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Ankylosing enthesopathy (ANKENT) is an animal model of human ankylosing spondylitis. ANKENT is an inflammatory disease affecting the ankle and tarsal joints of the hind limbs in susceptible mouse strains. In the disease, the participation of intestinal microbiota components was suggested. Therefore, we attempted to increase the incidence of ANKENT by systemic administration of lipopolysaccharide (LPS), which is a component of bacterial cellular walls and stimulates inflammatory processes.
ANKENT occurrence, serum cytokine profiles, spleen cellular composition and in vitro cytokine response to LPS were analysed in LPS-treated and control LPS-untreated B10.BR male mice.
Contrary to expectations, LPS treatment decreased the incidence of ANKENT in LPS-treated group compared to control LPS-untreated group. Flow cytometry analysis of splenocytes showed an increased percentage of macrophages, dendritic cells and neutrophils and a decreased percentage of B cells, T cells and T helper cells in LPS-treated males following LPS administration. In addition, LPS-treated males had significantly elevated IL-6 and IL-10 serum levels. At 20–22weeks after the final LPS application, splenocytes from LPS-treated mice were more susceptible to in vitro LPS stimulation than those of the controls and produced significantly higher levels of TNFα and IL-6.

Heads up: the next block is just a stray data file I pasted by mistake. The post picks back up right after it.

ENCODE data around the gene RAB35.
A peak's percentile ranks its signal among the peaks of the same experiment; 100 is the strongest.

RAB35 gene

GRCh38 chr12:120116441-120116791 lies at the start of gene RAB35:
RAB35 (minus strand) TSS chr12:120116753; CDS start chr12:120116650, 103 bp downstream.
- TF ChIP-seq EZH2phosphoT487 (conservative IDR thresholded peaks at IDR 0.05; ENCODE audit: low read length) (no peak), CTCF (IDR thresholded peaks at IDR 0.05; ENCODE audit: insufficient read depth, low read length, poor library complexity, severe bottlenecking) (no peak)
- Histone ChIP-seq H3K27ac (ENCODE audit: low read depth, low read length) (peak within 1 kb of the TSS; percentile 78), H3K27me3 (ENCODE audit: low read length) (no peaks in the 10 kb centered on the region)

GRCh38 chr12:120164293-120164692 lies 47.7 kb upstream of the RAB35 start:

Repeated systemic stimulation with microbial component lipopolysaccharide in early adulthood significantly reduced the incidence of ANKENT in B10.BR mice and this finding can support the “hygiene hypothesis”. In LPS-treated mice, the innate immunity parameters and the level of anti-inflammatory IL-10 cytokine were significantly increased. Nevertheless, the immunological mechanism of the LPS protective effect remains unclear.